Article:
What matters in your Breast cancer pathology report
How your disease affect or how radically you need to be treated depends on your breast cancer pathology report. It reflects the prognosis of your breast cancer. Been enlightened on your breast cancer pathology report, helps to get an idea about the correct and ideal treatment for you. Treatment is always tailor made by the Oncologist to suit individually depending on the final report.
Biopsy of a breast mass is done in 2 instances. First, for the diagnosis, a core of tissues can be taken through a core-cut needle (Previously, a fine needle was used to obtain only the cells rather than a core of tissues. – Fine Needle Aspiration Cytology – FNAC). Secondly, following proper surgical removal of either the lump (lumpectomy) or the breast (mastectomy), the final breast cancer pathology report will be prepared by the Pathologist. The final biopsy report with other clinical criteria reflect the prognosis or the survival rate of an individual. The survival rate is not absolute but an assumption according to former scientific and published data of similar stages of the disease. It is wise to discuss your survival outcome and prognosis with your specialist
Important prognostic factors
Even within breast cancer, there are many types, which are classified according to the cell type of origin. The commonest been ductal carcinoma and next lobular carcinoma, which originates from milk duct cells and lobular cells respectively. Although the prognosis could be better with lobular carcinomas, tends to occur on both breasts (bilateral) or can have multiple foci within a breast.
The next important element is whether the tumor has invaded the basement membrane or not (Invasion). Basement membrane is the thin pliable sheet that is found beneath the surface cells supporting them, similar to a foundation layer of a brick wall. The dissemination through the lymphatic channels or the blood stream occurs only when the tumor penetrates this basement membrane, hence non-invasive carcinomas technically do not spread out of the primary site, carrying the best prognosis. Non invasive cancers are named as in-situ carcinomas when reported. Hence ductal and lobular carcinomas are named as ductal carcinoma in situ (DCIS) and lobular carcinoma in situ (LCIS) if seen within the removed growth.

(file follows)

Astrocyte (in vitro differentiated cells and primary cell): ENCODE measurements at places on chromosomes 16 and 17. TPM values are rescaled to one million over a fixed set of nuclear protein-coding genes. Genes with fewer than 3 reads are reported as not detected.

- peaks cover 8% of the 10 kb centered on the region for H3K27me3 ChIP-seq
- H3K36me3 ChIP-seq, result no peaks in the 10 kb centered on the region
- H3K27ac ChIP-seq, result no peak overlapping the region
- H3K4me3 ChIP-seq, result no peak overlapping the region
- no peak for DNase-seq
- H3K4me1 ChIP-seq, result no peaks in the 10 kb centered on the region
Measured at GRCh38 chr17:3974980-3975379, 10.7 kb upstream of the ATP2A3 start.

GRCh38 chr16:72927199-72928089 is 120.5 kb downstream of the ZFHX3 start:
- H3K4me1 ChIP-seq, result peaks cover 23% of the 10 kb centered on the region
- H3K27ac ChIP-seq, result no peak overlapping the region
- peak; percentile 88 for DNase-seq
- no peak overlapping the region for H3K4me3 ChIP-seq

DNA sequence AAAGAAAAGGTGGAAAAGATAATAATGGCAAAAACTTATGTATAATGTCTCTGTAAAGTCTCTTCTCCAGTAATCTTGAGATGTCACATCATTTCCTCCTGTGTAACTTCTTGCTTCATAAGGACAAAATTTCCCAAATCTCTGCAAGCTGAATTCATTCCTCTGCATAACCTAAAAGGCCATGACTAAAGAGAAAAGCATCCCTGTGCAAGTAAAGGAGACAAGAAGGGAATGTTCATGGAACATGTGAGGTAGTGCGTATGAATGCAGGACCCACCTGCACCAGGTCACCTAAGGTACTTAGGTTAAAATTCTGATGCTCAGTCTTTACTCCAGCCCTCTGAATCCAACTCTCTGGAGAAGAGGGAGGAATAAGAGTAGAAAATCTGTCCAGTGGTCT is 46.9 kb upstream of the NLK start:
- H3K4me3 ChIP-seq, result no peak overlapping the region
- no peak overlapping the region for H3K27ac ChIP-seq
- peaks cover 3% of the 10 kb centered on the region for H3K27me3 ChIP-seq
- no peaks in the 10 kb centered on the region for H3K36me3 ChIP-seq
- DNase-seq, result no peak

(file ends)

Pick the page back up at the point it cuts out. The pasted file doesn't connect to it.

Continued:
Size of the tumor specially if its beyond 5cm is considered as an advanced tumor. Not only the survival rates, the size matters a lot when surgical options are decided.
Breast cancer spreads commonly to the draining lymph nodes, which are found under the armpit (axillary nodes). Therefore the invaded tumor cell clusters may be seen within the blood and lymphatic vessels in the tumor, which will be reported as lymphovascular invasion (LVI).
The number of affected nodes, and whether the nodes are mattered and spread out of the capsule of the node carries poorer prognosis.
Further tumor can spread via the blood stream (Metastases) to distant organs such as the bone, liver, lungs and brain.
The aggressiveness of the tumor is graded. There are only 3 grades, grade 1 cancer been the least aggressive cancers, where the cells closely resembles the original cell lines. Grade 3 tumors behave aggressively, and could be resistant to certain treatment modalities too. They poorly resembles the original cell features and are commonly named as undifferentiated or poorly differentiated tumor in the pathology report.
Addition to the usual hematoxylin and eosin stains used to color the tissue sections mounted on a glass slide, there are special stains used to assess the receptor status of a breast cancer by the pathologist. These immunomarker stains are important to assess the prognosis as well as to identify their efficacy towards various chemotherapy and hormonal therapy regimes. The commonest marker stains are estrogen receptors (ER), progesterone receptors (PR), Her 2-neu and Ki67 markers. When all three markers, ER, PR, Her 2-neu are reported as negative (triple negative disease), is considered as triple negative disease and carries poor prognosis.